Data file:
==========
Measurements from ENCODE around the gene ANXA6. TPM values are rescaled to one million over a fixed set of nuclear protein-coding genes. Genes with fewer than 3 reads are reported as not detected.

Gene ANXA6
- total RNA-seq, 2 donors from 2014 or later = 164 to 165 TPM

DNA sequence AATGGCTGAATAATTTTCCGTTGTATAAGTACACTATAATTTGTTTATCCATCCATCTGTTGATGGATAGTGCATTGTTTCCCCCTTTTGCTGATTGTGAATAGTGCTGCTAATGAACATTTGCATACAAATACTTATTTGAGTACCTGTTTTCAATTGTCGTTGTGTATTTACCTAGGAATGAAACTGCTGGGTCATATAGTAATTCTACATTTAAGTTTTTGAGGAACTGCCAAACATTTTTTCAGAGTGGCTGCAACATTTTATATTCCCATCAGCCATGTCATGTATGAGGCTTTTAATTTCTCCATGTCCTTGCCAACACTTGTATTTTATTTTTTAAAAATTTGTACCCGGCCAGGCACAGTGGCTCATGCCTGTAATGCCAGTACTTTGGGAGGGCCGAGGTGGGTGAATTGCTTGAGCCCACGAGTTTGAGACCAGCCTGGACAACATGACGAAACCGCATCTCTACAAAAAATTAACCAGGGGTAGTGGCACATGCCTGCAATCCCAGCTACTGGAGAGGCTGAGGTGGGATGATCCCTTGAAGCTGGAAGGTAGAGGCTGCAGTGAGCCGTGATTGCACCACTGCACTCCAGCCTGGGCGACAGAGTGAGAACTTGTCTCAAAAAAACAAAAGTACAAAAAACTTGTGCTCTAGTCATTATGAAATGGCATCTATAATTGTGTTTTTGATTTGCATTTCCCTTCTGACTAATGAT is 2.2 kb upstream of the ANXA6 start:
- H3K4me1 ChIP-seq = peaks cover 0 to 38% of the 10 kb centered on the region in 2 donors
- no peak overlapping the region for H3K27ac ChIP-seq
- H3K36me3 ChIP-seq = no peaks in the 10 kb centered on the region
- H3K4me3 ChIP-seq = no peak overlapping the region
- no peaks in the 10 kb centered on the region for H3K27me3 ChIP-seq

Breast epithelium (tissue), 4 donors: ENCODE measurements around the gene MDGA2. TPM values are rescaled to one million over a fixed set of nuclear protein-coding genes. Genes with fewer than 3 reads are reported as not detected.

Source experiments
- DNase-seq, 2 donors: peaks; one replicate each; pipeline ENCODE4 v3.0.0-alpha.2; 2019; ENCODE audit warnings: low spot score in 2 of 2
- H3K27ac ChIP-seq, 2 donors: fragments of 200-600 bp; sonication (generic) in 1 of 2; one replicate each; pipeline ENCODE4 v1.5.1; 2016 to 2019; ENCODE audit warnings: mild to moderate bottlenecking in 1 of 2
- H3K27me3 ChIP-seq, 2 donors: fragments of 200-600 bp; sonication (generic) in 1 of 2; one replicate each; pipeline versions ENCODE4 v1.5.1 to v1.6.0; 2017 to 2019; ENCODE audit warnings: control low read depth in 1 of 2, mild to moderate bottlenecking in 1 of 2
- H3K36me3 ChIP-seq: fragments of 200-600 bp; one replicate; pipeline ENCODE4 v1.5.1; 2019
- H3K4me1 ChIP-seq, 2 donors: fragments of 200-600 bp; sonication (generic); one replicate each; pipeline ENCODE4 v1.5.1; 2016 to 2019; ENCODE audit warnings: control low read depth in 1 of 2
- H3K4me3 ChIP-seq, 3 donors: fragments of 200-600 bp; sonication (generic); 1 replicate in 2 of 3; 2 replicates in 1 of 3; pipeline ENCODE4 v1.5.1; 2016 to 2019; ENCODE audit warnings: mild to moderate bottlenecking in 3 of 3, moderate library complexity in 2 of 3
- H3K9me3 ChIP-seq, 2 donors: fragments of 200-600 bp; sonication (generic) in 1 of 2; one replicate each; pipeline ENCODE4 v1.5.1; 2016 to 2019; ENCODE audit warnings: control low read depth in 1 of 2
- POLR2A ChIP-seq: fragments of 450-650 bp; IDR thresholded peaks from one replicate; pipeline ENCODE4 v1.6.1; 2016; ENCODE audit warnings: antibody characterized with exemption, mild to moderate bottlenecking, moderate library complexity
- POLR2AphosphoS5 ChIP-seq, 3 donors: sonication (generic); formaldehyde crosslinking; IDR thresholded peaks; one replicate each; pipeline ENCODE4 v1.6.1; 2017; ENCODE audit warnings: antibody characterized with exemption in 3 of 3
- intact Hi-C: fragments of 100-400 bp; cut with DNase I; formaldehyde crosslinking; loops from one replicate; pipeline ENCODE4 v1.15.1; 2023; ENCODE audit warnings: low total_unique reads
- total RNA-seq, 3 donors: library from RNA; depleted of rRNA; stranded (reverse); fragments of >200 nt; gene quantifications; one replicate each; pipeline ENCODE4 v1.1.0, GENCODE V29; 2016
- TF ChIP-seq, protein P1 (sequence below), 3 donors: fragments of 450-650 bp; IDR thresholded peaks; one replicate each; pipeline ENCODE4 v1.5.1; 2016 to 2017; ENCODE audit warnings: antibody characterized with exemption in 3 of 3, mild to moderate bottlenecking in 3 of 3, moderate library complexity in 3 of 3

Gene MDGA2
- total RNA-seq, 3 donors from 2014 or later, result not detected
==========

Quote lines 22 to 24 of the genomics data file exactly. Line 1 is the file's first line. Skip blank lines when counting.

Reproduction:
- total RNA-seq, 3 donors: library from RNA; depleted of rRNA; stranded (reverse); fragments of >200 nt; gene quantifications; one replicate each; pipeline ENCODE4 v1.1.0, GENCODE V29; 2016
- TF ChIP-seq, protein P1 (sequence below), 3 donors: fragments of 450-650 bp; IDR thresholded peaks; one replicate each; pipeline ENCODE4 v1.5.1; 2016 to 2017; ENCODE audit warnings: antibody characterized with exemption in 3 of 3, mild to moderate bottlenecking in 3 of 3, moderate library complexity in 3 of 3

Gene MDGA2